Long, convoluted story so don't even try to reconstruct the missing pieces. There are points to be made. Let's set the stage: I'm walking down a busy street littered with pedestrians in the clutches of a tall, older man whose gait is twice as long as mine. I have to double-step to keep up with his pace. He has my limp arm in his grasp and is sort of dragging me down the street. Onlookers are concerned since I appeared as if I was possibly being abducted. My body language said I was not a willing participant. His body language was demanding. He walked proudly, chin held high, with me in tow behind. I noticed a young couple across the street who wouldn't take their eyes off of me, as if asking if I needed help. I appreciate them so freakin much, btw!
I didn't feel threatened by this man. He was harmless, just strange. I looked at the couple and smiled to let them know I was okay. Then I started to laugh like a crazy person, trying so hard to hold back my giggles. This was insane! This man seemed totally unaware of the appearance of this scenario. I could hardly believe it! He was highly educated and held Ph.D.s in both law and psychology! He was wealthy and lived in a humble abode with dozens of bedrooms. He had excellent social skills and was cordial, sympathetic, and appropriately behaved (in most circumstances). Yet, somehow, he was still dragging me down the street, publicly displaying his pride in having caught such an exquisite object. I dunno, that's what he acted like, lol.
The absurdity of the scenario was laughable and I could barely hold back. He didn't catch on to my lack of reciprocation. He didn't catch my snickers. His energy never changed. He was simply doing what seemed like the natural and right thing to do for him. No indication that he understood my body language. No indication that his apathy might be construed as utterly wrong. Yet a Ph.D. in psychology? C'mon! I couldn't comprehend his behavior until I was recording a video earlier and talked it through until that key moment when I realized he must have experienced some childhood trauma that led him to behave this way.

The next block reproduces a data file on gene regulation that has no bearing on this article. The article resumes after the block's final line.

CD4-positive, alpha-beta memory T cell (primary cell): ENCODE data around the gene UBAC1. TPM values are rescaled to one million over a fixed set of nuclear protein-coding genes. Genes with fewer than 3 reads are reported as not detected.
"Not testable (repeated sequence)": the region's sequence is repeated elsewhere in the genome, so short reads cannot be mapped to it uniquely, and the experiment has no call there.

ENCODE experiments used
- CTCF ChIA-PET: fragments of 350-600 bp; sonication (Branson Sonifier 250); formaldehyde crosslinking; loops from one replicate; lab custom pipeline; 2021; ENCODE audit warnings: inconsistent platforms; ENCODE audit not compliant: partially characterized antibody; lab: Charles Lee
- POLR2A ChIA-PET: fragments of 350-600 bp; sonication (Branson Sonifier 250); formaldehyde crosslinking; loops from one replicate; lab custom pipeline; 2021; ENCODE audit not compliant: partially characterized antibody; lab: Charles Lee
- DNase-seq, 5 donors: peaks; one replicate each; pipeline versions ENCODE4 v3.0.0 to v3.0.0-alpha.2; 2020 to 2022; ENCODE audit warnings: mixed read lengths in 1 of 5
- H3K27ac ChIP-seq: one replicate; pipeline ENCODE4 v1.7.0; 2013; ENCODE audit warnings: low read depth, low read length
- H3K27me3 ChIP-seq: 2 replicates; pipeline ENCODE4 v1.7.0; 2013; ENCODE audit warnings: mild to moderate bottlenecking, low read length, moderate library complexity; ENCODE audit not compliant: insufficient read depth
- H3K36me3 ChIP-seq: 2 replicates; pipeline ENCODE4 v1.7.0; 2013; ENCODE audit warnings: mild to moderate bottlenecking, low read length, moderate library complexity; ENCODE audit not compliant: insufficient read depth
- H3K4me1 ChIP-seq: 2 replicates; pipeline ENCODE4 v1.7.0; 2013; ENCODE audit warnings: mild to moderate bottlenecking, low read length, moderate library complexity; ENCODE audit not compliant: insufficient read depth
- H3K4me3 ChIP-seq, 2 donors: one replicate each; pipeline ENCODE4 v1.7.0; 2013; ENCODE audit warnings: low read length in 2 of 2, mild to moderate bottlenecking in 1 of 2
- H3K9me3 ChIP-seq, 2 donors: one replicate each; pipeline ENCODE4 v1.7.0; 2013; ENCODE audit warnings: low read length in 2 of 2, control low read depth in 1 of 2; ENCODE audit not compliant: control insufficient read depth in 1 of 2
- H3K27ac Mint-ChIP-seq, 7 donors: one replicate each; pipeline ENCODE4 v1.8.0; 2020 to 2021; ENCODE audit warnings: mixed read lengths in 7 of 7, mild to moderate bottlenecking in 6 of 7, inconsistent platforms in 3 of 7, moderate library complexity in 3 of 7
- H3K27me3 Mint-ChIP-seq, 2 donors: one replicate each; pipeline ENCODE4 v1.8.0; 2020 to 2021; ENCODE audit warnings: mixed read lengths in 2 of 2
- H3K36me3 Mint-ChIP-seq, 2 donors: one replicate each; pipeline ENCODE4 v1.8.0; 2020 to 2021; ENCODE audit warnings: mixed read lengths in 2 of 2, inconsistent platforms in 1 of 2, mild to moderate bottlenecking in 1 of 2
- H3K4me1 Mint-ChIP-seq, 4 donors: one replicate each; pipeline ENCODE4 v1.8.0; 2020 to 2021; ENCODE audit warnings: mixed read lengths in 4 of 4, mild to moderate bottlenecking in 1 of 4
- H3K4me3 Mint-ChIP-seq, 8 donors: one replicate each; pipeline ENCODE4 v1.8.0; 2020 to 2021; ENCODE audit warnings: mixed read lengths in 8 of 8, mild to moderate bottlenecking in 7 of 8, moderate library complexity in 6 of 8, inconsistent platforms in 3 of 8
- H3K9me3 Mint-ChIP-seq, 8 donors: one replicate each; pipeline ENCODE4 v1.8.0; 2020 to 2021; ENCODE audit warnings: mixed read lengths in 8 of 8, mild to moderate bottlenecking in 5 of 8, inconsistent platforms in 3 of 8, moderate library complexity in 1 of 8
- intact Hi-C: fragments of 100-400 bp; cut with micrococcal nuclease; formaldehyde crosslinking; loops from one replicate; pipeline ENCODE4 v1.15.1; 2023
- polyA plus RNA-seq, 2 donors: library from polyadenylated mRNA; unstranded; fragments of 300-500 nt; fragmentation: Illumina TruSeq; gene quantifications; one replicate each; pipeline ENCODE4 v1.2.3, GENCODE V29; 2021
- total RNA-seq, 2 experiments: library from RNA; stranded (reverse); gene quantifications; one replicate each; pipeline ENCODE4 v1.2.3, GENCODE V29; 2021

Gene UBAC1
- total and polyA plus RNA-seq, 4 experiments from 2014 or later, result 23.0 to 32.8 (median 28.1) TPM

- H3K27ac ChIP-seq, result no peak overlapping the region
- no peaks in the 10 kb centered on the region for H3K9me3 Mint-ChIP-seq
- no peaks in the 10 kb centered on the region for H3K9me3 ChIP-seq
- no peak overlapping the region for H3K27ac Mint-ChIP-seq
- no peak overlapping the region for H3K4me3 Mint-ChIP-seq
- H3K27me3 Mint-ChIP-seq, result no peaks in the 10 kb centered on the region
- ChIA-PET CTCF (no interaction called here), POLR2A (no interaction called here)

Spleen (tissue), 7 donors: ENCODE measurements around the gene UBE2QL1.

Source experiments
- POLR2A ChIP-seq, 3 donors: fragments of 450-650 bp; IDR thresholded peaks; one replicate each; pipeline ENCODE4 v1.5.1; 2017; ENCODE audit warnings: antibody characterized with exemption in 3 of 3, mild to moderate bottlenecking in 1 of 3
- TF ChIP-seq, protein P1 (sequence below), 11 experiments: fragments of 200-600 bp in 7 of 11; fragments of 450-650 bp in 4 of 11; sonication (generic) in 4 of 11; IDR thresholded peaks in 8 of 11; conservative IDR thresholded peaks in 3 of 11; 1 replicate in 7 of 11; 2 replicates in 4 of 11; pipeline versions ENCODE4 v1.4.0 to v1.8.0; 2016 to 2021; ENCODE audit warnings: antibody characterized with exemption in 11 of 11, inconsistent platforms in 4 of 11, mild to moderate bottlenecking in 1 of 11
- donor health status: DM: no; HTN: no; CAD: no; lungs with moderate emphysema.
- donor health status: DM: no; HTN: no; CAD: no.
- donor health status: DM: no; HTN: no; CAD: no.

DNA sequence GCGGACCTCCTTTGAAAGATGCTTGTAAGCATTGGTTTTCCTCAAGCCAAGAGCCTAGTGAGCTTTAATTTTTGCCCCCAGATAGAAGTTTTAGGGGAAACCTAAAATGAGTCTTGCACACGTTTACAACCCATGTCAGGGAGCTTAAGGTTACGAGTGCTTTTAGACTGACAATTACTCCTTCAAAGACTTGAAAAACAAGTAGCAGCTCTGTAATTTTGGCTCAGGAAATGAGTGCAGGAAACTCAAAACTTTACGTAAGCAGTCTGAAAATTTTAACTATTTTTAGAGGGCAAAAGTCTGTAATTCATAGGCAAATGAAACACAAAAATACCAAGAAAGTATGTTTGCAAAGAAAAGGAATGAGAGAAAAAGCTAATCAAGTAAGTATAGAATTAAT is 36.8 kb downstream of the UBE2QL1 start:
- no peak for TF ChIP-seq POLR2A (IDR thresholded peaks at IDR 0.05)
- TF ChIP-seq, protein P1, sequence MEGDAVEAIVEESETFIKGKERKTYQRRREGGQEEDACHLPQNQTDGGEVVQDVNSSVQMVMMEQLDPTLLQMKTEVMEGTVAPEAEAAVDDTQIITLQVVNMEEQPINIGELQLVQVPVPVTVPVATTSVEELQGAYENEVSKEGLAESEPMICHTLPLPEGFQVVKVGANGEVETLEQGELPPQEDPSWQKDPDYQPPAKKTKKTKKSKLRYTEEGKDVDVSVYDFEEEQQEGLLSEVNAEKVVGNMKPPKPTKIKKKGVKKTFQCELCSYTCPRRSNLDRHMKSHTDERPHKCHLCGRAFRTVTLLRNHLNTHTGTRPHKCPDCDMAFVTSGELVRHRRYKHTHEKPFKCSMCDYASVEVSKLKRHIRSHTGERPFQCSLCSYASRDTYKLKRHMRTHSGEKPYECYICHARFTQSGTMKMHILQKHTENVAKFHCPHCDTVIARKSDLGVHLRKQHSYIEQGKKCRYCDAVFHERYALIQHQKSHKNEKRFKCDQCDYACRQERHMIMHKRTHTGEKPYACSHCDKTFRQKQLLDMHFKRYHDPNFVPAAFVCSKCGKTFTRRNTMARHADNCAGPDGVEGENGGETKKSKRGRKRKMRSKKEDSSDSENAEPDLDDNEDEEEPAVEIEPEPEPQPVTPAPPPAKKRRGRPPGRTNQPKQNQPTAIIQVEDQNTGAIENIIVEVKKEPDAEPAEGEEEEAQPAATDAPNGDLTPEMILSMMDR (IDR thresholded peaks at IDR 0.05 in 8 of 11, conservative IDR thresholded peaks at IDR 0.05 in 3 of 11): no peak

Here's the thing... It's difficult to see inside ourselves sometimes. That's why we have mirrors, and certain people around us act as such. Some people have the awareness to say, "hey dude, what you're doing is wrong." Imo, those people are priceless!!! You know why?... They're so few and far between. It takes courage to say the unpopular things, the offensive things that can hurt feelings. In my experience, few people have that anymore. In my adult life, I can count how many people have actually corrected my behavior in some fashion which can only mean either, A. I'm fucken near-perfect (lol), or B. I've done wrong things but they haven't had the guts to tell me so. I'd take any language. It doesn't have to be verbal. Silence is a language. Body language speaks volumes! To some people, at least, lol.
Not to this guy. He kept telling me how he supported the Me Too movement, completely unaware of his own contradiction as if he was completely disassociated from his own behavior. So it got me wondering about hypocrisy. Perhaps people don't mean to come off as hypocritical. They just don't realize their missteps. It's up to the others who notice the offensive behavior to step up and say something. The delivery doesn't need to be rude or harsh, but it needs to be. It needs to be said or expressed in some fashion so the person can see the error of their ways. Overall, I'd paint this man as a decent human. I doubt he was faking his empathy for certain things. He was respectful and proper, as most upper-class Brits tend to be. Things didn't add up.